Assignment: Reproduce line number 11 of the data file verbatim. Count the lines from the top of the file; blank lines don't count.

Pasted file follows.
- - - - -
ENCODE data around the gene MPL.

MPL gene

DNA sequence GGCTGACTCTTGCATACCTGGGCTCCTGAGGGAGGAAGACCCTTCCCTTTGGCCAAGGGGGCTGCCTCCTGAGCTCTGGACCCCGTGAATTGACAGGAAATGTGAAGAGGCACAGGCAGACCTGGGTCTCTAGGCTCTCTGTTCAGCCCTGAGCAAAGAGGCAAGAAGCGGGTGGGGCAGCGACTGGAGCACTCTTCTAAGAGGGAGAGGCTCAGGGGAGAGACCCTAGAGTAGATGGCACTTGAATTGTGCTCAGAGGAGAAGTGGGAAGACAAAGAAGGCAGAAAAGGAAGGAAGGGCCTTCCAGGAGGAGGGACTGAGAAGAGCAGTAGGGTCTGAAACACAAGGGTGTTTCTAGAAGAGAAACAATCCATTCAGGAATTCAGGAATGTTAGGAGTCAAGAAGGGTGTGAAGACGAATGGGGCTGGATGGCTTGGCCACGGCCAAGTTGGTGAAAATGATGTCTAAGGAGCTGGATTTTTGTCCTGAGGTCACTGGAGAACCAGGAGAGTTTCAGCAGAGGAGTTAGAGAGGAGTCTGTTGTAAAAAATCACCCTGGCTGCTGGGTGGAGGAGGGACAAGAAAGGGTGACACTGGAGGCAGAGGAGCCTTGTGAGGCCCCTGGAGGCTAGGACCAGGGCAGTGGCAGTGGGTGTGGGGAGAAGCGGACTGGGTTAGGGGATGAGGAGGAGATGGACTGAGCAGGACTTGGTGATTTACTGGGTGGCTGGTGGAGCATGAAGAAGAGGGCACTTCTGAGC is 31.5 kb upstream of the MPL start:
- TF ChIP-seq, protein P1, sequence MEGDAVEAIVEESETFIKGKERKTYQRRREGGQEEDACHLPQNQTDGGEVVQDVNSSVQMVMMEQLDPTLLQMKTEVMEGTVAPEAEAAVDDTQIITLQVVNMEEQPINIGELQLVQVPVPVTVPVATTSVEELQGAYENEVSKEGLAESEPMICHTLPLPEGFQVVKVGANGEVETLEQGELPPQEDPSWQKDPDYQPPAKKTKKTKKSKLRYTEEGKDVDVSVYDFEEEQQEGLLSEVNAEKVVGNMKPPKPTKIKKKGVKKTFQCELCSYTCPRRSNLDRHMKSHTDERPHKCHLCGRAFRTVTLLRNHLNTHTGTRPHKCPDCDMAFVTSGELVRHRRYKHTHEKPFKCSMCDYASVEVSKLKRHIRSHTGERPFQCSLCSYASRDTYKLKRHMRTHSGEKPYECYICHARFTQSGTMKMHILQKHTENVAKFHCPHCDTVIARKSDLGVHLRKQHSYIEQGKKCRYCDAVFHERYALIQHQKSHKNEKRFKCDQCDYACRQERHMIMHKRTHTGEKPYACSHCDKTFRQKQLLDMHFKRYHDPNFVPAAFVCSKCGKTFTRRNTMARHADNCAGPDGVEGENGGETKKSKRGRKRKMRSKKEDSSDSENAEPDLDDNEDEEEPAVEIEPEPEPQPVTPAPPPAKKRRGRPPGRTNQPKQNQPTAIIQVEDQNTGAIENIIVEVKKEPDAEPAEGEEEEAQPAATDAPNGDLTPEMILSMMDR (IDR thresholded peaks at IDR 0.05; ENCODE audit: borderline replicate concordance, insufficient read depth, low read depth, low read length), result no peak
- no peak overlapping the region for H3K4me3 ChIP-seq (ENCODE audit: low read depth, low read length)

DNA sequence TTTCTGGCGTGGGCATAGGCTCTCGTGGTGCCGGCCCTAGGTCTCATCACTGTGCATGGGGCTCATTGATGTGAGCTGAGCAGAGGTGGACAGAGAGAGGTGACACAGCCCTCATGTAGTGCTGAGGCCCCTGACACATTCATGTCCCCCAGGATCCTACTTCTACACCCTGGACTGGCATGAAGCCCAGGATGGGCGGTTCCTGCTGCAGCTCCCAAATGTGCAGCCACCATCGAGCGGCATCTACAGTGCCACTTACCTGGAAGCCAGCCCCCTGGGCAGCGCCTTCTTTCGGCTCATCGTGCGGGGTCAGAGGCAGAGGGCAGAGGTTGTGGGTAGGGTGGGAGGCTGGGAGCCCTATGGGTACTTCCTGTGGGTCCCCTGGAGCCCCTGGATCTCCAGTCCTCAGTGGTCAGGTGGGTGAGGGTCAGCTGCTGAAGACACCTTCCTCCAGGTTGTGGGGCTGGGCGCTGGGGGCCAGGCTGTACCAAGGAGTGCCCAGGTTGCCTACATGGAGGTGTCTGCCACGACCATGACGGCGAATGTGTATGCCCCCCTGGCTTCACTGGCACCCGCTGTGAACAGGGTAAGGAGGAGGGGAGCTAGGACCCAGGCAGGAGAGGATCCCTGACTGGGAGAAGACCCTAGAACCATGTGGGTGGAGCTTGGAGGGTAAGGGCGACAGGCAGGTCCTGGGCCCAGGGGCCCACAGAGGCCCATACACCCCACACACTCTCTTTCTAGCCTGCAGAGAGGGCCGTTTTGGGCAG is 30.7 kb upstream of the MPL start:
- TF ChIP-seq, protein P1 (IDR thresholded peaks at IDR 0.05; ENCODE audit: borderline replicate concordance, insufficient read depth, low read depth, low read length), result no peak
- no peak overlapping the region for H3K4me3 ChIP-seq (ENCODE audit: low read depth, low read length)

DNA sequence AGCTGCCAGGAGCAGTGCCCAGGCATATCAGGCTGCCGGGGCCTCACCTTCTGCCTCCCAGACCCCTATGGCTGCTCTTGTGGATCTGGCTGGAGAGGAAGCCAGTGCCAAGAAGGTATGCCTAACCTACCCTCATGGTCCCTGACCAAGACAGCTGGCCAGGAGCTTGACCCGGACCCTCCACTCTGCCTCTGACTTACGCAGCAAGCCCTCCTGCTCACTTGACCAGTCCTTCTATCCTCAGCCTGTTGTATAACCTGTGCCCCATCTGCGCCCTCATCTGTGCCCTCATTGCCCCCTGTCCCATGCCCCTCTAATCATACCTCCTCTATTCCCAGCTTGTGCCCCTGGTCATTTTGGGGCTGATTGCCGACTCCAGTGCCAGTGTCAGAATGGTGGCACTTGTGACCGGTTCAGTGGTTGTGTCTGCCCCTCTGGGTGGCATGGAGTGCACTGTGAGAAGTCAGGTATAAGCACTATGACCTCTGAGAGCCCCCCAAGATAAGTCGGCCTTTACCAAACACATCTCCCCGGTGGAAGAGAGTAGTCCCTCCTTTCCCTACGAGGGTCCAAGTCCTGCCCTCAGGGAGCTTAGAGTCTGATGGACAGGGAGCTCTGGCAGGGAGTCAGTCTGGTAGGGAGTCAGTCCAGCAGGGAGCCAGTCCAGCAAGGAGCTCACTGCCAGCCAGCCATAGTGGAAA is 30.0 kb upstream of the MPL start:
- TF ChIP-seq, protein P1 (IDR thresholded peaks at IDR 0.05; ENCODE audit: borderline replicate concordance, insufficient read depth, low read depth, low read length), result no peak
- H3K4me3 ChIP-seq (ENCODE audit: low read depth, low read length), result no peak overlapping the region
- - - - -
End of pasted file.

- H3K4me3 ChIP-seq (ENCODE audit: low read depth, low read length), result no peak overlapping the region